Yukon Territory, Northwest Territories, British Columbia, Alberta, Saskatchewan, Manitoba, Ontario, Quebec, New Brunswick, Nova Scotia, Prince Edward Island, Newfoundland and Labrador  

Reason for Designation

This is one of the world's most widespread and common landbird species. However, like many other species of birds that specialize on a diet of flying insects, this species has experienced very large declines that began somewhat inexplicably in the mid- to late 1980s in Canada. Its Canadian distribution and abundance may still be greater than prior to European settlement, owing to the species' ability to adapt to nesting in a variety of artificial structures (barns, bridges, etc.) and to exploit foraging opportunities in open, human-modified, rural landscapes. While there have been losses in the amount of some important types of artificial nest sites (e.g., open barns) and in the amount of foraging habitat in open agricultural areas in some parts of Canada, the causes of the recent population decline are not well understood. The magnitude and geographic extent of the decline are cause for conservation concern.

Wildlife species description and significance

The Barn Swallow is a medium-sized songbird that is easily recognized by its steely-blue upperparts, cinnamon underparts, chestnut throat and forehead, and by its deeply forked tail. Sexes have similar plumage, but males have longer outer tail-streamers than females and tend to be darker chestnut on their underparts.

Distribution

The Barn Swallow has become closely associated with human rural settlements. It is the most widespread species of swallow in the world, found on every continent except Antarctica. It breeds across much of North America south of the treeline, south to central Mexico. In Canada, it is known to breed in all provinces and territories. It is a long-distance migrant and winters through Central and South America.

Map of the north American distribution of the Barn Swallow. On a base map of central and North America, the breeding range is represented by a blue shaded area stretching from central Mexico in the south to the Northwest and Yukon Territories in the north. The winter distribution is shown in orange, with a small spot around the border between the Mexican states of Sinaloa and Nayarit and then from the Mexican state of Michoacán southward to South America.

Western hemisphere distribution of the Barn Swallow.

Source: 2011 COSEWIC Status Report.

Habitat

Before European colonization, Barn Swallows nested mostly in caves, holes, crevices and ledges in cliff faces. Following European settlement, they shifted largely to nesting in and on artificial structures, including barns and other outbuildings, garages, houses, bridges, and road culverts.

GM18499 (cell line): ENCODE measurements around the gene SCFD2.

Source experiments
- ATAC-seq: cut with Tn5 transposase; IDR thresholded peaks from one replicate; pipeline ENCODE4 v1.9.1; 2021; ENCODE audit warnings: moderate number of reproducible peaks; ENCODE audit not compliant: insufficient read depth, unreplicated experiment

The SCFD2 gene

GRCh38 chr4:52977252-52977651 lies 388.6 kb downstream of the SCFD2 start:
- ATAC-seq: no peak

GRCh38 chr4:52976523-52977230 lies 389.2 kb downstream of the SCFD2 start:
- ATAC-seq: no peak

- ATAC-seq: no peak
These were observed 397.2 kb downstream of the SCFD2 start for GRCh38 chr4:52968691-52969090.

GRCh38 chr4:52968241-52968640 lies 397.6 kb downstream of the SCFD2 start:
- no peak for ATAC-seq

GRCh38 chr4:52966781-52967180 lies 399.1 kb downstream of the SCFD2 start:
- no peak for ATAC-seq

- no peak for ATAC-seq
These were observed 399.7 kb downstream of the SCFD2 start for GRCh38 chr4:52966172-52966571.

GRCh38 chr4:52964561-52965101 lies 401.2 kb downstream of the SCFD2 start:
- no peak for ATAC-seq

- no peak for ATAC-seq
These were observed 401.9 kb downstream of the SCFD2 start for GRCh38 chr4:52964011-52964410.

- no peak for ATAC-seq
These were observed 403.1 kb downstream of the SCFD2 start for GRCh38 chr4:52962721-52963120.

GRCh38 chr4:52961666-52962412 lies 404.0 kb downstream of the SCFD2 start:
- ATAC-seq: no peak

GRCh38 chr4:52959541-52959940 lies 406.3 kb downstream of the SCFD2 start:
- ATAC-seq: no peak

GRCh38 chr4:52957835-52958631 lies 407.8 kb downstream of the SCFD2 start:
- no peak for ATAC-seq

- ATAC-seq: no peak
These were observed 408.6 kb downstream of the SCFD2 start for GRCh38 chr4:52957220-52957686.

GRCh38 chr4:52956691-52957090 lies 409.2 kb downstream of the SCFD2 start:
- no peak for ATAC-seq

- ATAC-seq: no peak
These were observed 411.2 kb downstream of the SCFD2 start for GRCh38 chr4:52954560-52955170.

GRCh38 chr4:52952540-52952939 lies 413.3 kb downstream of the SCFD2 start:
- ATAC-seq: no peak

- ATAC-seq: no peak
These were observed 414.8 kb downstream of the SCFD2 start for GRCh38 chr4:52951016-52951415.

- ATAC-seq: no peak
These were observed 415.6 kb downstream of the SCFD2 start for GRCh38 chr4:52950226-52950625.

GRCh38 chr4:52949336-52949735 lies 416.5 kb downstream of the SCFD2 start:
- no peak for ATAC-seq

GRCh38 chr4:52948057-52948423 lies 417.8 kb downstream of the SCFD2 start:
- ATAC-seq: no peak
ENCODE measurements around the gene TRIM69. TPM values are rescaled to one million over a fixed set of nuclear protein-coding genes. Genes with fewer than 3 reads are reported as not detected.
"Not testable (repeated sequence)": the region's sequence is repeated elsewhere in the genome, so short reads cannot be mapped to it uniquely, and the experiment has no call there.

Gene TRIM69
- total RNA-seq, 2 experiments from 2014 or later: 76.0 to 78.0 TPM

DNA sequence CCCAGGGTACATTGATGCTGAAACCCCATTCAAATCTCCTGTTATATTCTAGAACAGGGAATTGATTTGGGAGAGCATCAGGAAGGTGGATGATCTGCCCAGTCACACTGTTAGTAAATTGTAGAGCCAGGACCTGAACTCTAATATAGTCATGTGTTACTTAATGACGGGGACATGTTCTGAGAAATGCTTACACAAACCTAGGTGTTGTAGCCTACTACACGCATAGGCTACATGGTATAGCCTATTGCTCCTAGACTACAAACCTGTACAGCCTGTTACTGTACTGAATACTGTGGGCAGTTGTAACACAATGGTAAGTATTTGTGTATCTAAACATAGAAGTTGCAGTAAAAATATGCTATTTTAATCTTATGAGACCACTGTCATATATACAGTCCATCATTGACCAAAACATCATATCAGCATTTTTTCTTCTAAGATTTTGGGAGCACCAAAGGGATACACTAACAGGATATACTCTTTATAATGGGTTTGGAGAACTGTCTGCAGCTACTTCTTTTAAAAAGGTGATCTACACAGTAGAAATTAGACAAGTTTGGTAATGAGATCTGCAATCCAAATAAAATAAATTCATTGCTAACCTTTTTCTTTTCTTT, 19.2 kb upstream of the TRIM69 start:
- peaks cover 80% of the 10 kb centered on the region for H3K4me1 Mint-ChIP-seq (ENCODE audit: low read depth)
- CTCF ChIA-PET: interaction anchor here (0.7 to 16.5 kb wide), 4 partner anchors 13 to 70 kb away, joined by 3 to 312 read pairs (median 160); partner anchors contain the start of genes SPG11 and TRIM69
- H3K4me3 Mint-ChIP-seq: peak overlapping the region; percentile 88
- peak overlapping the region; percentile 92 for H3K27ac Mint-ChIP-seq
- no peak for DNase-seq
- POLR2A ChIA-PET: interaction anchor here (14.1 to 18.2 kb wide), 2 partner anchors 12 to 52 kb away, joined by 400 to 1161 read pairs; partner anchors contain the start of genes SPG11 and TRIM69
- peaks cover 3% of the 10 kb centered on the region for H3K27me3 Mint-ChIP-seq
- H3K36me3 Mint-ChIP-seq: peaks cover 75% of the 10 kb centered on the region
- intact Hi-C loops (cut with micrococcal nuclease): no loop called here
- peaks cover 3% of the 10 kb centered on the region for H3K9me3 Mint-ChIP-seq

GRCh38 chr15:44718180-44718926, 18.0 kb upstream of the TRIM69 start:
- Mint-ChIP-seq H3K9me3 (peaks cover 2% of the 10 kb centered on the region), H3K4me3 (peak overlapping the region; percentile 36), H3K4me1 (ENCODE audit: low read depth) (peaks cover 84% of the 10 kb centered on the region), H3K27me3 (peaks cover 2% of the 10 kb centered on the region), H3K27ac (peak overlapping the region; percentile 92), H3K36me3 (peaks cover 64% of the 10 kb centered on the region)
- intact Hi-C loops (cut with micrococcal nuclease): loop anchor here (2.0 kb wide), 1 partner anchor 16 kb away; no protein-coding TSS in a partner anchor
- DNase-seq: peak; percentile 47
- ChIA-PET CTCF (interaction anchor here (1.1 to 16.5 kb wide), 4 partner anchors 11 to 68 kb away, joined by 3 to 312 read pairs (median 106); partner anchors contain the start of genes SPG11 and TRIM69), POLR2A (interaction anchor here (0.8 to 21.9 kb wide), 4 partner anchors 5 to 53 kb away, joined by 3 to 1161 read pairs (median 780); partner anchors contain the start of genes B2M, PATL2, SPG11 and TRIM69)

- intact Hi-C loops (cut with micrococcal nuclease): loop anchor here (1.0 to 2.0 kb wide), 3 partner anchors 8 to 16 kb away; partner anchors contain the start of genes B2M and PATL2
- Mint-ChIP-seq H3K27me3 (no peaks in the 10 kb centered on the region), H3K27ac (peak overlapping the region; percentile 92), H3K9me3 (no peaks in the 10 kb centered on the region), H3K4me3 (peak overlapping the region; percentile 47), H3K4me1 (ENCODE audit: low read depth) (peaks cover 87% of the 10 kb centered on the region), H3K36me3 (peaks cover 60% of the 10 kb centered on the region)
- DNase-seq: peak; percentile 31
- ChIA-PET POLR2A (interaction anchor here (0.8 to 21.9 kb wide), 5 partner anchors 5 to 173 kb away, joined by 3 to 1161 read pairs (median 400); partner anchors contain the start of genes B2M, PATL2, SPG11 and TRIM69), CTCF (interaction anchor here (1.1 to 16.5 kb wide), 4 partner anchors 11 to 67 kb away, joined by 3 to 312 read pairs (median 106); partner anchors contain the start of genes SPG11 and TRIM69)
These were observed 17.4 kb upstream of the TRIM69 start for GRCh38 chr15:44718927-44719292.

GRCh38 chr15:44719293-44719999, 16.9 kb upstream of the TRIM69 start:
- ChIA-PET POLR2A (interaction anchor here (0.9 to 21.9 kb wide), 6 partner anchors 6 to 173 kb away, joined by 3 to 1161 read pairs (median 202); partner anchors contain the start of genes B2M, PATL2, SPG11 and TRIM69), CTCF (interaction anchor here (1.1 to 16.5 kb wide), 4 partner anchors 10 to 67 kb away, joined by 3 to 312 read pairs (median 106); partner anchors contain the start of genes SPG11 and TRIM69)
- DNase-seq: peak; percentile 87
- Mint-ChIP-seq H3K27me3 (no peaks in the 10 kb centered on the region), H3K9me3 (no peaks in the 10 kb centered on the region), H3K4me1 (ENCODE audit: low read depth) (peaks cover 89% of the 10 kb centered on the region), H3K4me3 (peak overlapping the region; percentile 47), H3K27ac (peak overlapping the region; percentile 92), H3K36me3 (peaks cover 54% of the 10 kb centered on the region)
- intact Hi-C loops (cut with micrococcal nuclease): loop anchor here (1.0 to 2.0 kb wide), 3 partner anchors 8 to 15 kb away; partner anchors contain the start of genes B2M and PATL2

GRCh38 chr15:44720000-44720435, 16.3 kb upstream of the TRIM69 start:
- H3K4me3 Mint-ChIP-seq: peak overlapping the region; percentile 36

Barn Swallows prefer various types of open habitats for foraging, including grassy fields, pastures, various kinds of agricultural crops, lake and river shorelines, cleared rights-of-way, cottage areas and farmyards, islands, wetlands, and subarctic tundra.

Biology

The Barn Swallow is social throughout the year, travelling and roosting in flocks during migration and on the wintering grounds. It is socially monogamous, but polygamy is common. The Barn Swallow nests in small, loose colonies that usually contain no more than about 10 pairs. Nests are built largely of mud pellets. Egg-laying starts in the second week of May in southern Canada. Two broods are frequently produced each year, except in the far north. This species forages in the air, and specializes on a diet of flying insects.

Population sizes and trends

In Canada, the current Barn Swallow population is estimated at about 2.45 million breeding pairs (about 4.9 million mature individuals). Although the species is still common and widespread, Breeding Bird Survey (BBS) data for the period 1970 to 2009 indicate a statistically significant decline of 3.6% per year in Canada, which corresponds to an overall decline of 76% in the 40-year period. Most of the decline started to occur sometime in the mid-1980s. Over the most recent 10-year period (1999 to 2009), BBS data show a statistically significant decline of 3.5% per year, which represents an overall decadal decline of 30%. Regional surveys, such as breeding bird atlases in Ontario and the Maritimes, and the Étude des populations d'oiseaux du Québec, also show significant declines over the long term, as do surveys from the United States. Despite these losses, the distribution and numbers of this species are acknowledged to be far greater than they were before European settlement created a large amount of artificial nesting and foraging habitat that the species readily exploited.